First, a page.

Cultural numbness: The effect of social media

Early Monday morning, drivers were surprised to find that traffic was redirected from the UTSA Boulevard bridge crossing Interstate 10. A man, described to be in his early twenties, threatened to jump from the 14-foot bridge if police violated his personal space. For the better part of an hour the man threw objects onto Interstate 10, causing considerable traffic delays.

On social media, reaction to the delays was swift, callous and inconsiderate.

“Bridge clearance there is about 14 feet,” wrote one Facebook user. “Should go to IH10 and 410 entrance bridge, now that’s suicide.”
“What the…?” wrote a UTSA student. “I was late to school ‘cause of this inconsiderate jerk … not the place to jump off of either.”

Hundreds of online Facebook users “liked” these comments.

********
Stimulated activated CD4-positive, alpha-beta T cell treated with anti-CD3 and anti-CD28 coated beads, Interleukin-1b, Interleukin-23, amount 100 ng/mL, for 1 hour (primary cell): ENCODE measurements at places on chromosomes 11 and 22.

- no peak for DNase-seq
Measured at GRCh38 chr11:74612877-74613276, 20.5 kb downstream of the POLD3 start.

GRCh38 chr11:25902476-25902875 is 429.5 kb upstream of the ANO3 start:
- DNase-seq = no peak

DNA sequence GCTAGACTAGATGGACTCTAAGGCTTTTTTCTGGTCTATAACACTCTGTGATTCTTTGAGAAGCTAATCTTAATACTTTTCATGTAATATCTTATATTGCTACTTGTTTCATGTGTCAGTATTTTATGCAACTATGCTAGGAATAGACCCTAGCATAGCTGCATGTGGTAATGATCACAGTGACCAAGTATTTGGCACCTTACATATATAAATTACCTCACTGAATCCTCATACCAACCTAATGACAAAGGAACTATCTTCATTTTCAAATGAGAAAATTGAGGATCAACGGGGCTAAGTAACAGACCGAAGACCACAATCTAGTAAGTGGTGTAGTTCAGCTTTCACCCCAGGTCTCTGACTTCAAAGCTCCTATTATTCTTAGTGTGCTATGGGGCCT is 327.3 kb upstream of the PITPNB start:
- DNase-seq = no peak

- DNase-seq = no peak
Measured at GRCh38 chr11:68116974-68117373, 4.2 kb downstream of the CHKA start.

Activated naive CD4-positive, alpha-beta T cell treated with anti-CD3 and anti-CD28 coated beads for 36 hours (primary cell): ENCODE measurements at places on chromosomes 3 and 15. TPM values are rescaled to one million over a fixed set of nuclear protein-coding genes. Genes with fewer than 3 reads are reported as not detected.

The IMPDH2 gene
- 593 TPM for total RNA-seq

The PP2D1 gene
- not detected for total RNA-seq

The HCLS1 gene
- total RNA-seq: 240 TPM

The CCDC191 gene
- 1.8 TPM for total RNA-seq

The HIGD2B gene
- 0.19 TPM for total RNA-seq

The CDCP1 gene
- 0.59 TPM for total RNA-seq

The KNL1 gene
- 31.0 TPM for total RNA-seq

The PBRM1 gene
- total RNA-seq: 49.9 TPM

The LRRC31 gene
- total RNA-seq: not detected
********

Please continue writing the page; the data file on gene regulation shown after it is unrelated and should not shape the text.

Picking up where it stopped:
According to’s most recent Health Profile, in 2010 suicide in Bexar County was the fourth leading cause of death for those aged 15-24. Moreover, suicide is the fourth leading cause for those aged 25-44 years.

Suicide occurred 116 times among males and 46 times among females.
Social media has created a culture that has made people numb, curious and insensitive — even to suicide.

During a recent National Public Radio talk show focusing on the murders of American journalists by ISIS, one caller described Americans as calloused voyeurs.

One need look no further than Facebook, Instagram or Twitter to realize the depth of some people’s insatiable appetite for horrific videos or pictures.

Social media is a beneficial medium but can also be a negative one. We cannot change what people think — and shouldn’t try — but we should and can control what we say.